Trigger Point Injections
What Causes Trigger Points?
Muscular injuries, strains, and trauma can lead to the formation of trigger points. When ligaments, tendons, muscle fibers, or fascia become weakened, overstretched, or inflamed, the soft tissue can develop tiny tears. As the tissue heals, it contracts and becomes knotted and twisted. These knotted fibers shorten to protect from further injury and make it difficult for blood to reach the muscle cells.
Other causes of trigger points include improper body mechanics, structural imbalances, malnutrition, and mental or emotional stress.
As a result, the muscle restricts movement to avoid pain and protect itself. This leads to a reduced range of motion in the joint and increases the risk of developing trigger points in the muscle and surrounding structures.
Who May Benefit From Trigger Point Injections?
Patients experiencing symptoms of tension headaches, fibromyalgia, or myofascial pain syndrome may be good candidates for trigger point injections:
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Dull, aching head pain
A tender knot in a muscle
Pain that persists or worsens
Pain that makes it difficult to sleep
Deep, aching pain in a muscle
Feeling of tightness or pressure across the forehead or on the sides and back of the head
Tenderness in the scalp, neck, and shoulder muscles
How to Prepare For Trigger Point Injections
Before the procedure, the physician will provide detailed instructions for the patient to follow. To prepare for trigger point injections, patients will need to:
Have someone drive them home after treatment.
Inform their provider about all medications they are taking, including pain medicine, blood thinners, and muscle relaxers.
Follow physician instructions for pausing certain medicine.
Let their provider know about their allergies, including allergies to pain medicine.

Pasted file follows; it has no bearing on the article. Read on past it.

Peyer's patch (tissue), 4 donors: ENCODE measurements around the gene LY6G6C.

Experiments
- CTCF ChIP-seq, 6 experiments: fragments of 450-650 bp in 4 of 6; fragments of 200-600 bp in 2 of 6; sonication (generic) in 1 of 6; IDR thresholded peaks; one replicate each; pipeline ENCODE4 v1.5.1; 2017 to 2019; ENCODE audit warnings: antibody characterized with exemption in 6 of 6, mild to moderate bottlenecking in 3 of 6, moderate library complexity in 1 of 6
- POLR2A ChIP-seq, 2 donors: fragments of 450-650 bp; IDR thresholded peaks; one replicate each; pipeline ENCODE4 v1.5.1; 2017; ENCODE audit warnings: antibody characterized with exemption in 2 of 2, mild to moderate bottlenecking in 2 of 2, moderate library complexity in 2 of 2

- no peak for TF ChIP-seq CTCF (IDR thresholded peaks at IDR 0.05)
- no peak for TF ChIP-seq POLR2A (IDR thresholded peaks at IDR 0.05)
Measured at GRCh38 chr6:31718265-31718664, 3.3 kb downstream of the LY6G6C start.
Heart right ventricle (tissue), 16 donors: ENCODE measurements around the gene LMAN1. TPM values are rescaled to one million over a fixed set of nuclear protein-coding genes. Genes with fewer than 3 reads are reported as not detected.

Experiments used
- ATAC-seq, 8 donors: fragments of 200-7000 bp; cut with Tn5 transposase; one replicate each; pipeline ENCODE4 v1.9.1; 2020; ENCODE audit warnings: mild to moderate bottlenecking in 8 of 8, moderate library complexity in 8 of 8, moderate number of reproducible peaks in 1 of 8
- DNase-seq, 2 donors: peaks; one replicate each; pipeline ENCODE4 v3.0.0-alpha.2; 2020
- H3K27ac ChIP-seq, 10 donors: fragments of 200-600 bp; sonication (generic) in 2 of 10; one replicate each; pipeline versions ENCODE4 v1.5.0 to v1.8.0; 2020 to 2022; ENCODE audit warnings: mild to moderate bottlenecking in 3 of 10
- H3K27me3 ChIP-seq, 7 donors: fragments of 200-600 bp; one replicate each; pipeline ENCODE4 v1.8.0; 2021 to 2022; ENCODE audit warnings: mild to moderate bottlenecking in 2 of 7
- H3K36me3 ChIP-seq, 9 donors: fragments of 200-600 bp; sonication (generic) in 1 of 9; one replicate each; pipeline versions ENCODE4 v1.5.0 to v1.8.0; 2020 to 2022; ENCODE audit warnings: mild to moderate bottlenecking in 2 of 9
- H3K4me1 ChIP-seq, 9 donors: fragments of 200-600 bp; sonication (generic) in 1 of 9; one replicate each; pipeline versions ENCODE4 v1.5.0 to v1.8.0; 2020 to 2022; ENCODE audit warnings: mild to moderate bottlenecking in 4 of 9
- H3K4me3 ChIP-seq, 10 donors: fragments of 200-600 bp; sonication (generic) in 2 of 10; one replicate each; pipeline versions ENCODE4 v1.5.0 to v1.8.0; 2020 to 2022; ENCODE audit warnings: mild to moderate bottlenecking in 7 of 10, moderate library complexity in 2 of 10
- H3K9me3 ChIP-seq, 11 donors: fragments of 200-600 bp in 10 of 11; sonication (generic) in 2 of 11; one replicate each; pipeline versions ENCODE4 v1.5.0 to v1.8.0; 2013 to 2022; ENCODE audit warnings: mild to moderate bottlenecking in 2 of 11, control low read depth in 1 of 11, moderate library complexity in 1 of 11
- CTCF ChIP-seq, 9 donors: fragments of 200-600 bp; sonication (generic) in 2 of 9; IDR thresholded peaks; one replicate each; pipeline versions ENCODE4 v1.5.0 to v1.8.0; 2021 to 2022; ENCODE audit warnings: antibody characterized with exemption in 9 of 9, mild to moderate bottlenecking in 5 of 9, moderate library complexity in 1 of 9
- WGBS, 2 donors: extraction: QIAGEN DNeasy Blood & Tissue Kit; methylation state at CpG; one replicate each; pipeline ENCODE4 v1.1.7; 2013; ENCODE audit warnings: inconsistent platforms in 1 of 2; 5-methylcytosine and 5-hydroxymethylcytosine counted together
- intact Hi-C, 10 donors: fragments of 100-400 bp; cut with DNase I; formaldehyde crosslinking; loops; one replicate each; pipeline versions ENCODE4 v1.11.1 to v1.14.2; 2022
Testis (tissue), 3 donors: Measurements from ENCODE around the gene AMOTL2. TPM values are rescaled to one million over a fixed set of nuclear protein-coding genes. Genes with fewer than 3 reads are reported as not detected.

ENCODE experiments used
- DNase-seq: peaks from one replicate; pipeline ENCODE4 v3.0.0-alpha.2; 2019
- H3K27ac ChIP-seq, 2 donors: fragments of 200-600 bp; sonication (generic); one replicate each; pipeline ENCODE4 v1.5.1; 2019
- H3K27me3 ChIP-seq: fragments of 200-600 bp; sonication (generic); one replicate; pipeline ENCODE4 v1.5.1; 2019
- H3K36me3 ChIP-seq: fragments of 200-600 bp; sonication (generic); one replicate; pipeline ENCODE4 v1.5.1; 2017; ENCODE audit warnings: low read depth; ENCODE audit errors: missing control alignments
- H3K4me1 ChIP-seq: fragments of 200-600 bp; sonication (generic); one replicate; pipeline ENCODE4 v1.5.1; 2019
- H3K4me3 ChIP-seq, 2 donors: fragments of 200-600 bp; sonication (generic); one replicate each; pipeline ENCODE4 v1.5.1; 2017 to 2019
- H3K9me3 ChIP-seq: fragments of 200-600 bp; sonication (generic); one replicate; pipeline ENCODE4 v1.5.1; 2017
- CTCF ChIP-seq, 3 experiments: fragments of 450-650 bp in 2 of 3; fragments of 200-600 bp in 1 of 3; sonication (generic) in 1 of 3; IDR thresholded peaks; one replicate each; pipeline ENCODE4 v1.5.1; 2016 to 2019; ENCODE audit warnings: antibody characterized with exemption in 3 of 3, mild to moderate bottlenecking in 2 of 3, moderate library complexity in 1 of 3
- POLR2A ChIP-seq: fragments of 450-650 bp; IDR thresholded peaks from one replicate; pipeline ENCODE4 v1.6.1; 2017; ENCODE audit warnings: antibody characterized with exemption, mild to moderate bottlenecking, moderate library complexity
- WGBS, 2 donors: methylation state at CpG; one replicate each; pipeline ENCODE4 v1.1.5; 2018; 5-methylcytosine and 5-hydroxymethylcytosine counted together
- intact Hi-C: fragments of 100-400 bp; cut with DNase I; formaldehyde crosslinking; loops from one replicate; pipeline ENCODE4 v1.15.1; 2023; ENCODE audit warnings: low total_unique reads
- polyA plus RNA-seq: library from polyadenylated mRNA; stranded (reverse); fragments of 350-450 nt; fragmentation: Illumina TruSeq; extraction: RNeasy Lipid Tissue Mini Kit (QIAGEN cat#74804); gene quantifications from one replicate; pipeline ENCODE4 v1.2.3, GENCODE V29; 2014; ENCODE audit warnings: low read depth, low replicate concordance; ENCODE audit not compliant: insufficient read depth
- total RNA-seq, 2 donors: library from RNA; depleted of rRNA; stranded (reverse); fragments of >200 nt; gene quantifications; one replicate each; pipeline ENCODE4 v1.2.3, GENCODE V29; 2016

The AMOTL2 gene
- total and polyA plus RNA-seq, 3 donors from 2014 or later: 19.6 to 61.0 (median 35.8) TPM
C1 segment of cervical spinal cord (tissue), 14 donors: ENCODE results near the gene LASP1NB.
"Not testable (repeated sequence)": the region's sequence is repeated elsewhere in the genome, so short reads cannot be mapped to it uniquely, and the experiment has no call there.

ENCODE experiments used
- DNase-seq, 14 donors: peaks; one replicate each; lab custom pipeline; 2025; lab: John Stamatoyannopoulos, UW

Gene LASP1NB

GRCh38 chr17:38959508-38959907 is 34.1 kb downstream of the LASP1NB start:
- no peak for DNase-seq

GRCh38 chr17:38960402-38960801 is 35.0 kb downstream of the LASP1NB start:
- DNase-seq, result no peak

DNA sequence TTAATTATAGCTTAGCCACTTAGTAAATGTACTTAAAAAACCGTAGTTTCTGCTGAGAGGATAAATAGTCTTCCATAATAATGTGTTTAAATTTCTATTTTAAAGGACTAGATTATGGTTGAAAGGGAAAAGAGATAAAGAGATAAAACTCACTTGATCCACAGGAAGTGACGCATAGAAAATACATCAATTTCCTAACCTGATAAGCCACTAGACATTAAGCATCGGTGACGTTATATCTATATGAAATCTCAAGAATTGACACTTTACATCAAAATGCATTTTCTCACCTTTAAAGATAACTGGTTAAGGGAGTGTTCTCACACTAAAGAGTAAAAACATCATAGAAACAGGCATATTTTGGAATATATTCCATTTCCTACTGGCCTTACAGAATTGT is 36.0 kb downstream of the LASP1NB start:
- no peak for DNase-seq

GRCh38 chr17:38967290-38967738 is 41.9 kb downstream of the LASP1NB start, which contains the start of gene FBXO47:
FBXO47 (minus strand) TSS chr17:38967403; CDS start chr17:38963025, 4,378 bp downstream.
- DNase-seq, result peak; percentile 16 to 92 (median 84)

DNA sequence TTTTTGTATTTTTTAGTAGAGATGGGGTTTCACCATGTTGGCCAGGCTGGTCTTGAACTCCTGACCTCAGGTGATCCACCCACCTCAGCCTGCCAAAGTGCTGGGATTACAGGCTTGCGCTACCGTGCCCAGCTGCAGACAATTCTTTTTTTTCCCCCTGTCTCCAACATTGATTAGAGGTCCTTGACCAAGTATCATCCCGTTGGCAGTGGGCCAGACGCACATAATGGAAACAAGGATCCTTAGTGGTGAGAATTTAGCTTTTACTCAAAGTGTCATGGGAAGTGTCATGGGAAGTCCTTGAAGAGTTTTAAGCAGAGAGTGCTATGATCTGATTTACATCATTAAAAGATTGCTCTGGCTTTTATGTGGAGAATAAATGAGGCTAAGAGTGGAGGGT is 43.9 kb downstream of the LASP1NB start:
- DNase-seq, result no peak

What to Expect During Treatment
Depending on the location of the trigger point(s), the patient may be instructed to sit or lay down for the procedure. The physician will begin by pressing on the muscle to locate the area in pain and go on to insert a small needle. He or she will then inject a mixture of anesthetic and steroid and apply a bandage to prevent bleeding or infection.
Patients may receive multiple injections during one visit to the doctor’s office. The entire procedure typically only takes a few minutes.
After The Procedure
Some patients may experience pain relief right away, while others may have their pain return two hours later before experiencing relief for a longer stretch of time. Staff may provide patients with an ice pack or over-the-counter pain medication to help ease pain. It’s also normal to experience temporary soreness in the treatment for a few days after the procedure.
Patients will be given specific activity instructions for at-home care and recovery. In addition, their physician may recommend physical therapy. Patients are allowed to actively use the treated muscle after the injection(s) but should avoid engaging in strenuous activity for a few days.
Patients should not seek additional injections if they still have trigger point pain after two or three injections
Risks of Trigger Point Injections
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